Typewriter Co. v. Hardware Co., 143 N.C. 97 (1906)

Nov. 13, 1906 · Supreme Court of North Carolina
143 N.C. 97


(Filed November 13, 1906).

Contracts — Collateral Agreements — Parol Evidence — Principal and Agent — Admissions—Instructions—Harmless Error.

1. It is competent to show, by oral evidence,- a collateral agreement as to how an instrument for the payment of money should in fact be paid, though the instrument is in writing and the promise it contains is to pay in so many dollars.

2. A statement made by the agent of plaintiff, at the time he took the order, as to what the contract was and as a part of the transaction, is binding upon the principal.

3. In an action on a written contract, where the defendant set up as a defense certain verbal stipulations, and the jury by their verdict have accepted the existence of the verbal stipulations, the fact that the Court annexed to it a qualification not required by the law to make it a valid defense is not error of which plaintiff can complain.

ActioN by Smith Premier Typewriter Company against Rowan Hardware Company, heard on appeal from a justice of the peace by Judge M. H. Justice at the June Special Term, 1906, of the Superior Court of RowaN.

*98Plaintiff sued on a written order given by defendant to plaintiff for a typewriter at tbe price of $102.50, and dated 28 April, 1905, the trade having been negotiated through one B. W. Allen, who was at the time a traveling salesman and agent of plaintiff.

Defendant admitted having placed this order in writing signed by defendant, and averred by way of defense that at the time the order was given, and as a part of the contract, the agent, Allen, who made the trade, agreed for plaintiff that defendant, in part payment for the machine ordered, should have a credit, as agent of plaintiff, of $40, the commission on four other machines then sold, or being sold — three of them to other parties, and this one to be included in the number on which the commission should be allowed. And defendant, by answer, claiming this reduction of $40 on the price, made a formal tender of $62.50 and interest, the price of this machine, less the alleged credit.

On the trial in Superior Court the plaintiff offered in evidence the written order, and rested.

For the defendant, S. A. Gregg, being duly sworn, testified, in part, as follows:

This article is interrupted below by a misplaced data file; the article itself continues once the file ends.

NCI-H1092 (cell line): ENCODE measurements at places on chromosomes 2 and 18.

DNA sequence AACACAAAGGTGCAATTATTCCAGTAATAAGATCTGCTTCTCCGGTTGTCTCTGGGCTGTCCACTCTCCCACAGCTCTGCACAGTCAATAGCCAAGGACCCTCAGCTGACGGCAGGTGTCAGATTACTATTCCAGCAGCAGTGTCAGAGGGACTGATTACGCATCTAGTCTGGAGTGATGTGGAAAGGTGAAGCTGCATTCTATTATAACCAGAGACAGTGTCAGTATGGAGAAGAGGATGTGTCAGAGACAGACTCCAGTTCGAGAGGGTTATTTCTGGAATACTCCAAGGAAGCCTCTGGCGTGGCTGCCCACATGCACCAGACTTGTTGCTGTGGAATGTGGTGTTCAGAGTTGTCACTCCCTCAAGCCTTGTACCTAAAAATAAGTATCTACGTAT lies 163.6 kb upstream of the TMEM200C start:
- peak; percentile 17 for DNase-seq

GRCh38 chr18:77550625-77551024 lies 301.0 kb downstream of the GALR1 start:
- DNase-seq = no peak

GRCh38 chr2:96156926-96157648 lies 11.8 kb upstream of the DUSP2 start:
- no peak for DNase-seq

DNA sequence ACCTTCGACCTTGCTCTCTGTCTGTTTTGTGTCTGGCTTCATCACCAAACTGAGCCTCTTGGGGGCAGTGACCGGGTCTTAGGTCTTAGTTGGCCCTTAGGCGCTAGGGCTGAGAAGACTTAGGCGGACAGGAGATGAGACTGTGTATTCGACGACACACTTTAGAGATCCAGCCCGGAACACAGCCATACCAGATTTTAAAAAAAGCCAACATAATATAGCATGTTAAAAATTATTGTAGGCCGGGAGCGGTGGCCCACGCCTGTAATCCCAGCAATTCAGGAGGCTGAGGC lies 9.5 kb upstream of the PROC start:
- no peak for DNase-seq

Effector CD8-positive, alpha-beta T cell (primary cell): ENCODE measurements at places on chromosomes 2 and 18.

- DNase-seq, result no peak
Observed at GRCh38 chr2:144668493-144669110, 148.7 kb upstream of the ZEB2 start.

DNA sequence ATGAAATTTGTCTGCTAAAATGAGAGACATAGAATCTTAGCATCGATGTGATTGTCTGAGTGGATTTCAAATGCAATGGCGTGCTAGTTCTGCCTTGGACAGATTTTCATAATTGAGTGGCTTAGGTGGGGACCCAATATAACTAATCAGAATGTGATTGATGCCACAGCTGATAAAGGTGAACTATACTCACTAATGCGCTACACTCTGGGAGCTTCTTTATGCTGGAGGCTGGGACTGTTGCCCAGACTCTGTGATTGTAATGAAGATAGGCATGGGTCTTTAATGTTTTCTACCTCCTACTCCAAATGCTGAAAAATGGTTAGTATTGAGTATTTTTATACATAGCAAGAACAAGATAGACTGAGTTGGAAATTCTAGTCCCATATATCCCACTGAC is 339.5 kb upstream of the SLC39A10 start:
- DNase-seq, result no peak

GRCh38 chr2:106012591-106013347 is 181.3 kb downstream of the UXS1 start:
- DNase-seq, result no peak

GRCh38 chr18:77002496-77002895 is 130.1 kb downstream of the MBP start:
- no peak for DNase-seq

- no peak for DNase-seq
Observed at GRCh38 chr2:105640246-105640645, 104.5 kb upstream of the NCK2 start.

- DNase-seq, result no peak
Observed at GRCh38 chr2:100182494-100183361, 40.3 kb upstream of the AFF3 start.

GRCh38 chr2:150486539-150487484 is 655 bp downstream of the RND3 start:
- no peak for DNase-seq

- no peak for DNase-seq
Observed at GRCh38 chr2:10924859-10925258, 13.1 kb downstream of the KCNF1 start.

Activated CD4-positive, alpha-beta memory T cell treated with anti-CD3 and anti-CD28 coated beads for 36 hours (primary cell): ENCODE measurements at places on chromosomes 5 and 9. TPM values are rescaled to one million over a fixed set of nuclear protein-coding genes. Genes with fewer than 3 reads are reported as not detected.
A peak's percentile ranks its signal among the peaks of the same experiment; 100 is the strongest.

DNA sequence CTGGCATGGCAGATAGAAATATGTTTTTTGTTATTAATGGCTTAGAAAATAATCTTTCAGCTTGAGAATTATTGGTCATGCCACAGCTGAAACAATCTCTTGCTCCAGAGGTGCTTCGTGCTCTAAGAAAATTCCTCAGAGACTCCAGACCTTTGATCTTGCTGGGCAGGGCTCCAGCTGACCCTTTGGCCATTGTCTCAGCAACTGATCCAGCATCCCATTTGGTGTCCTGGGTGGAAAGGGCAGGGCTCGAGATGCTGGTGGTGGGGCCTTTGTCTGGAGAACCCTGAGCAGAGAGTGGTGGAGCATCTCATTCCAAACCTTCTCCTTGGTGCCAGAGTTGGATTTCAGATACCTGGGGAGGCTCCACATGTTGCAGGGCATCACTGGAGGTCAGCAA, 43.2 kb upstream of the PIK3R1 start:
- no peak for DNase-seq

“That on 28 April, 1905 (it being the time the original order was made for the typewriter), I was president of the Rowan Hardware Company, defendant. Mr. Allen was agent of the plaintiff; we gave him the order for the machine and the machine was shipped to us from Richmond, Va. I did not hear the original contract, as it was made by Mr. Allen and Mr. Sossaman. After the order was signed and placed in Mr. Allen’s hands, I called Mr. Allen and Mr. Sossaman over to my desk and told Mr. Allen that I did not understand the contract and wanted him to explain it to me. Mr. Allen then showed me the order and said that we were to be allowed a credit of $40 on the same for four machines he had heretofore sold or was in the course of selling, which would leave a balance of $62.50 due on the note or order.”


“I understood tbat we were only paying $62.50 for the machine. We did not especially need a machine at that time, but I thought if we could get this one cheap we had better take it.”

The issue was submitted as to the amount defendant owed the plaintiff.

The case on appeal then proceeded as follows:

After his Honor had charged the jury, the jury retired, and, after haying been out two and one-half hours, returned and said 'they could not agree. Whereupon, his Honor asked them if there was any matter of law upon which he could instruct them.

The jury, then, through their foreman, asked “Whether they should be governed by the oral evidence or by the written contract.” Whereupon his Honor instructed them:

“The written contract is the contract of the parties at the time, and unless you find that Allen was the general agent for the plaintiff, and that Allen agreed, after the execution of the contract, that the defendant should have 10 per cent, on four machines sold and that $40 was to be credited on the note, then the written contract would control.”

The plaintiff excepted to all evidence concerning the $40 credit on the note, and all the evidence as to commissions allowed the defendant on the sales made by Allen. Objection overruled. Exception by the plaintiff. The plaintiff excepts to the charge of his Honor as above set forth, upon the ground that the same is not supported by the evidence.